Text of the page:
Phillips Neighborhood Clinic
In this video, healthcare administration graduate student Matt Eggebrecht talks about his work at PNC.
Find out how School of Public Health students can get involved with the Phillips Neighborhood Clinic.
Public Health students have a big presence on the PNC board this year. From left to right, (front) Liz Hackenmueller (co-chair), Kara Durski, and Wobo Bekwelem; (back) Adam Leonard, and Sarah Ekerholm.
A student-run clinic where it’s needed most
In Minneapolis’s Phillips neighborhood, daily life can feel unstable and unsustainable. Nearly 41 percent of children in Phillips live below the poverty line and 13 percent of adults are unemployed. Most residents have no health insurance.
In these conditions, obesity, diabetes, and heart disease can flourish, and mental health issues can go unrecognized and untreated.
In 2003, the University opened the Phillips Neighborhood Clinic (PNC) to help change this dynamic. Students from five of the Academic Health Center’s seven schools entirely staff, run, and govern the clinic, which operates out of a church basement two nights a week. University faculty members and community practitioners donate their time to oversee the students.
This year, two public health students are co-chairing the board for the first time and the clinic itself is becoming more concerned with public health issues, like affordable care, access to care, and emergency preparedness.
PNC co-chair Liz Hackenmueller is in her second year in health care administration. “I come from a small town and it is always about helping out your neighbor,” she says. “The clinic follows the same line. [As board members], we are responsible for this clinic. If it fails, where are these people going to go?”
On clinic nights, a line starts forming early outside the door. The people who come to the clinic are the most vulnerable of our country’s population: the poor, the uninsured, immigrants, racial minorities, refugees, and those with limited English.
“When you see patients come in with their kids to interpret for them, you see what a huge barrier they have to cross to get health care or even come to a clinic,” says Hackenmeuller. “It’s scary for them. Overwhelming.”
Community Health Worker Program
Last year PNC started a community health worker program to make sure every patient who is entitled for public health insurance gets enrolled.
“If someone comes in for a cold or runny nose and gets signed up for health insurance, the cold remedy is valuable, but the insurance is even more valuable,” says board co-chair and Health Policy student Mac McCullough. “For a community health worker, like me, it’s really interesting to see the barriers to enrollment. It’s good to put faces to the things you learn about in class.”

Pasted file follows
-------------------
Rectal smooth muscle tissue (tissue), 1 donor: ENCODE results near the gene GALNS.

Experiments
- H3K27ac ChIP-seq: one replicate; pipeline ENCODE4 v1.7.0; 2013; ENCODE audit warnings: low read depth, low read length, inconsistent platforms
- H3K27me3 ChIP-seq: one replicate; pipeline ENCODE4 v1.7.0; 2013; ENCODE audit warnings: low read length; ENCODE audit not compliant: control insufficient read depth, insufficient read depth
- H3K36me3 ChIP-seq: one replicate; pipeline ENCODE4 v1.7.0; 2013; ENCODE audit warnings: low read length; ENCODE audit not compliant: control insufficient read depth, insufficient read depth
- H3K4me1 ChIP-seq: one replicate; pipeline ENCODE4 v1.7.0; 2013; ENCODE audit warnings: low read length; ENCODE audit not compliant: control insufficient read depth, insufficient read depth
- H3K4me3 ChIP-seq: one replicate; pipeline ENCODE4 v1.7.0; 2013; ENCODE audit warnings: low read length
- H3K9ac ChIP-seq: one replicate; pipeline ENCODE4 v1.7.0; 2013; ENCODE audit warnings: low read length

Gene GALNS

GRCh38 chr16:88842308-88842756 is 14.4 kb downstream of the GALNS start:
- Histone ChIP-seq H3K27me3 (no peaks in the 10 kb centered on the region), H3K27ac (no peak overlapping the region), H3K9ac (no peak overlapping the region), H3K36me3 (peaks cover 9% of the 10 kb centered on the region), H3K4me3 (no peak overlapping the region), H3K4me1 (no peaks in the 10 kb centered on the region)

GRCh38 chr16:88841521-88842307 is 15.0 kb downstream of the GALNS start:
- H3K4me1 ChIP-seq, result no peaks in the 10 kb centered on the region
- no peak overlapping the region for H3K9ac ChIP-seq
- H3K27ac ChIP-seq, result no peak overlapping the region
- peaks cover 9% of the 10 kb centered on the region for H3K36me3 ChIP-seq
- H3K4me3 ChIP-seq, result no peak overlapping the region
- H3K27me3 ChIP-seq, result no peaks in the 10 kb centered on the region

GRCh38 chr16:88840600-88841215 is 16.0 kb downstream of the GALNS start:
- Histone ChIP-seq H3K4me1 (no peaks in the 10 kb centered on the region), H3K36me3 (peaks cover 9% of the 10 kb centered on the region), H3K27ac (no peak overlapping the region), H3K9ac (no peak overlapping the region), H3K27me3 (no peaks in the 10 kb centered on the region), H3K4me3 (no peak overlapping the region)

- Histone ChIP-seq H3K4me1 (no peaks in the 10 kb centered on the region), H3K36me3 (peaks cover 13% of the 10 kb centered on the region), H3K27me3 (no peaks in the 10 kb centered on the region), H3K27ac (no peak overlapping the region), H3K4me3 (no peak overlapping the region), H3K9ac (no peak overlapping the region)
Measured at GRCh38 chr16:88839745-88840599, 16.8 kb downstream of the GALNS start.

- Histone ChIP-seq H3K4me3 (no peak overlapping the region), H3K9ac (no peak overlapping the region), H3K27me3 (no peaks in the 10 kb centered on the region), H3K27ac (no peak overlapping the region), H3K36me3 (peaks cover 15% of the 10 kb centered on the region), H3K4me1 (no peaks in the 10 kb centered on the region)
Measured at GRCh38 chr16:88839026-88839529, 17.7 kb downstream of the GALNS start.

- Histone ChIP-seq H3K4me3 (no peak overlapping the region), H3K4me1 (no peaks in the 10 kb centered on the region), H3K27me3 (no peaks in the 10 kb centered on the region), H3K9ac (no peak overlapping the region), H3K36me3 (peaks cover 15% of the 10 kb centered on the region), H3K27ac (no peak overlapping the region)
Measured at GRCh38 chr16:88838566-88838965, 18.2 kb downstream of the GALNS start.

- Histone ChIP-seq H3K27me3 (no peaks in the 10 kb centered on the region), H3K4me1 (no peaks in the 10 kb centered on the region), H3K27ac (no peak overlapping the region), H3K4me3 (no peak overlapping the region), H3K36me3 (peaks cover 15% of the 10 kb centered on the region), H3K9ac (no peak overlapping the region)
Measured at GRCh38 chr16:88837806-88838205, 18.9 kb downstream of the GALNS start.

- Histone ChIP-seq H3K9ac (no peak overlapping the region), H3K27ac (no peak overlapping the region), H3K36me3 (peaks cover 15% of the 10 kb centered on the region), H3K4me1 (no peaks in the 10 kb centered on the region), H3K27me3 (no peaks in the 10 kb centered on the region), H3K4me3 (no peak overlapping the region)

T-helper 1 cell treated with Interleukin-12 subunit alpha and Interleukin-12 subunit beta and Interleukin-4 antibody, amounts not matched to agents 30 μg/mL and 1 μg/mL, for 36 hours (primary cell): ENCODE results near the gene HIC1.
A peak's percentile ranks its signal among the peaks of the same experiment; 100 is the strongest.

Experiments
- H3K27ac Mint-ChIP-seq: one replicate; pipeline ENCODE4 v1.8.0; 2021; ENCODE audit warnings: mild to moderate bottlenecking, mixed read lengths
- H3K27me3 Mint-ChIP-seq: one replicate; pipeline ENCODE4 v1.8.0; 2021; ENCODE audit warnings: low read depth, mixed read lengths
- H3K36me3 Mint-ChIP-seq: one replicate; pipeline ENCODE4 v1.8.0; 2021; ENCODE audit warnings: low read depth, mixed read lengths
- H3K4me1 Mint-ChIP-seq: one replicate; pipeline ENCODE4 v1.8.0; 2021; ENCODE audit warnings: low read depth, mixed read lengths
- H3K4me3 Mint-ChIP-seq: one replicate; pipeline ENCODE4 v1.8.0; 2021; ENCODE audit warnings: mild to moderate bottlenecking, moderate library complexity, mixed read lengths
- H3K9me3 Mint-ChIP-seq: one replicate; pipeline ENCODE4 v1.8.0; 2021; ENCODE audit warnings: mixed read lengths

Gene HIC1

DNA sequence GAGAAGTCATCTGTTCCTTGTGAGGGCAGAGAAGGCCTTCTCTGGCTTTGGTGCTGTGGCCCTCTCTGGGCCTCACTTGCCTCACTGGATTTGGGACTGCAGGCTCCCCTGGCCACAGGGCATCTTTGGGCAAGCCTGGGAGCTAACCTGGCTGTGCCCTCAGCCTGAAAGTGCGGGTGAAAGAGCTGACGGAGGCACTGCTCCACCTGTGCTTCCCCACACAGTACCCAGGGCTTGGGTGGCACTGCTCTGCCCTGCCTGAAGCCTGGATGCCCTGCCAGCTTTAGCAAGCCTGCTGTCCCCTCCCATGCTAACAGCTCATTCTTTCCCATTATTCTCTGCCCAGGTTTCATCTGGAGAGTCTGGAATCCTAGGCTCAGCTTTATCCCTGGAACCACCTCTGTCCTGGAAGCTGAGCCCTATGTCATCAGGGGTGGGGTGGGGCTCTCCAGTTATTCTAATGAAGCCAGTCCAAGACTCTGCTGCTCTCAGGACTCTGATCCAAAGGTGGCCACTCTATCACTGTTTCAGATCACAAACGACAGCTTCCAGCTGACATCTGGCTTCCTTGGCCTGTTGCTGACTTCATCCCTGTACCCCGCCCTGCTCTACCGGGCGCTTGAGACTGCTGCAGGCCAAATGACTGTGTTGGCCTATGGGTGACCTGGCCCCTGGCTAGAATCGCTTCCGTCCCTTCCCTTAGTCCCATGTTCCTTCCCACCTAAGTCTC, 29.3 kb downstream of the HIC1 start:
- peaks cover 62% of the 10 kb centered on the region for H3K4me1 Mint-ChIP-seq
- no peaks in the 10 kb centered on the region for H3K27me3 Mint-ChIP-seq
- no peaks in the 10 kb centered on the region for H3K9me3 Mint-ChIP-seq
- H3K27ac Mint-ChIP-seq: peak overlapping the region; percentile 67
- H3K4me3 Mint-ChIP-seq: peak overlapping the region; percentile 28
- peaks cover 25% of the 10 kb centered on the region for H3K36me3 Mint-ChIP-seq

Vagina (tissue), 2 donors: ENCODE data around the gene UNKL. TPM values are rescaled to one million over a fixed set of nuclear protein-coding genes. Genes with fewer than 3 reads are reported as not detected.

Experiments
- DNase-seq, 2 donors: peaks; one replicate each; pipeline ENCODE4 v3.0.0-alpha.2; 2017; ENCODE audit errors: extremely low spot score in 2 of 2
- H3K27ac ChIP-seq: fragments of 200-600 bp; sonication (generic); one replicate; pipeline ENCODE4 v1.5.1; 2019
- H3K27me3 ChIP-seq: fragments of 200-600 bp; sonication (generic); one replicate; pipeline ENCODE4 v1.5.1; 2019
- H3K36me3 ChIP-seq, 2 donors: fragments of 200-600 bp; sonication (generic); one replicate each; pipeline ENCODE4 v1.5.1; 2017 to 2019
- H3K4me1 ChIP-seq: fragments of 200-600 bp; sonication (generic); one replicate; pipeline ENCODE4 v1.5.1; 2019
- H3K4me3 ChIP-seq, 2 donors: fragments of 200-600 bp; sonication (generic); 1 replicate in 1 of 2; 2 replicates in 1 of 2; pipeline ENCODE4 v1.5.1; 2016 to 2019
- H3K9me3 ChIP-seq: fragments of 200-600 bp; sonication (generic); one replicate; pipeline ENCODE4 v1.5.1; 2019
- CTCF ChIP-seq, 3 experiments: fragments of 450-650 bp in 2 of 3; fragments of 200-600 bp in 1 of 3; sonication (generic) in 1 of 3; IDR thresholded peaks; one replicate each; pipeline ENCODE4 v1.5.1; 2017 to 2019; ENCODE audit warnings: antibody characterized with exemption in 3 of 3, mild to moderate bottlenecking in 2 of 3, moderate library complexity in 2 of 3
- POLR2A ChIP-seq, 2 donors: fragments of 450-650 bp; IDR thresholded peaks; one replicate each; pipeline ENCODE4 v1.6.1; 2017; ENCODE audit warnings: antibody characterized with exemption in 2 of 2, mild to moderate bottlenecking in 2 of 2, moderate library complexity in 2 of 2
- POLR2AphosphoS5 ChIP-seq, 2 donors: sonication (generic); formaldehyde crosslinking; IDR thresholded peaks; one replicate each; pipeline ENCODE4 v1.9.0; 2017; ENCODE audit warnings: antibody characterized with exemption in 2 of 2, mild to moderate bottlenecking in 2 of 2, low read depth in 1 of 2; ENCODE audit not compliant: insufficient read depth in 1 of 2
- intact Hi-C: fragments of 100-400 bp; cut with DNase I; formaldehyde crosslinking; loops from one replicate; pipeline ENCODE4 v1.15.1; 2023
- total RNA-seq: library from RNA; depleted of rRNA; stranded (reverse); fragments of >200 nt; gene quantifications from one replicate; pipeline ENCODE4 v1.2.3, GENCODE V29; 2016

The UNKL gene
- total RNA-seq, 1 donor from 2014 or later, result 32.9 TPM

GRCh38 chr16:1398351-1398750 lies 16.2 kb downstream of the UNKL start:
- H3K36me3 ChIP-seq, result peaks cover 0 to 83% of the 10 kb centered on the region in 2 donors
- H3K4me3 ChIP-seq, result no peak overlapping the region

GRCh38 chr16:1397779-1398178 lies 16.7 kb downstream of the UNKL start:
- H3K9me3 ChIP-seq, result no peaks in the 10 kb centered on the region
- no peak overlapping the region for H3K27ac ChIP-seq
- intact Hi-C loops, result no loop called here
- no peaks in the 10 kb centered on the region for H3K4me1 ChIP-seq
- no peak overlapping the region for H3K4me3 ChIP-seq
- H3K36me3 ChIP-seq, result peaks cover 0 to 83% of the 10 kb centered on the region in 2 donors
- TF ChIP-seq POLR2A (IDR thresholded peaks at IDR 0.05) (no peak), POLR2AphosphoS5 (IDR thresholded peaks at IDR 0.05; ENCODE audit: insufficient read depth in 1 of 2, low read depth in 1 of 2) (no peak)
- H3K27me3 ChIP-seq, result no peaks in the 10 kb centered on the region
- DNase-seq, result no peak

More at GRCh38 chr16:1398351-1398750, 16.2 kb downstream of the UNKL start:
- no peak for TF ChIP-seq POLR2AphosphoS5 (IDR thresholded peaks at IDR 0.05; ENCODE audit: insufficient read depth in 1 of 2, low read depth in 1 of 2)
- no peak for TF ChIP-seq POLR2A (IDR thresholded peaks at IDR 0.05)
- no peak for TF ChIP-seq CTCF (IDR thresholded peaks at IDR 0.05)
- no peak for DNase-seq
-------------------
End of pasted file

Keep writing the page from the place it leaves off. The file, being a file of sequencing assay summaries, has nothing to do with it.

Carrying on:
The Phillips Neighborhood Clinic functions as a “gap” clinic. It helps people take the first step toward health care. Finding a medical home for PNC’s patients is a way to take them out of the “underserved” category, at least when it comes to health care.
“If someone comes in and says they have diabetes, we don’t just say ‘good luck,’” says McCullough. “We give them a referral and maybe even make the first call for them, then we call them to see if they’ve gone to their initial appointment.”
Although the clinic doesn’t charge for services, lab work, or drugs, those things still carry a cost, an average of about $105 per patient. So far, funding has come from donations from most of the schools involved and through fundraising efforts like races, concerts, and auctions. Community partners also play a major role.
Provider support has played major role
Fairview University’s pharmacy gives PNC a reduced rate on generic medications and its clinical laboratory does the same for lab supplies. University of Minnesota Physicians helped establish a sophisticated Electronic Medical Records (EMR) system that allows for better patient care, especially because different student providers see patients on consecutive nights.
Along with Hackenmueller and McCullough, four other SPH students sit on the board: public health administration and policy student Kara Durski; Adam Leonard, who has a double public health/social work major; epidemiology student Wobo Bekwelem; and Sarah Ekerholm, a community health education major.
Students who work at the clinic, on the board, or both, get an experience that would be hard to come by in another setting.
“It’s one thing to volunteer at a food shelf, which I’ve done, it’s another thing entirely to figure out how to manage and provide high-quality care that’s indistinguishable from that given a few blocks away at Abbott or Children’s,” says McCullough.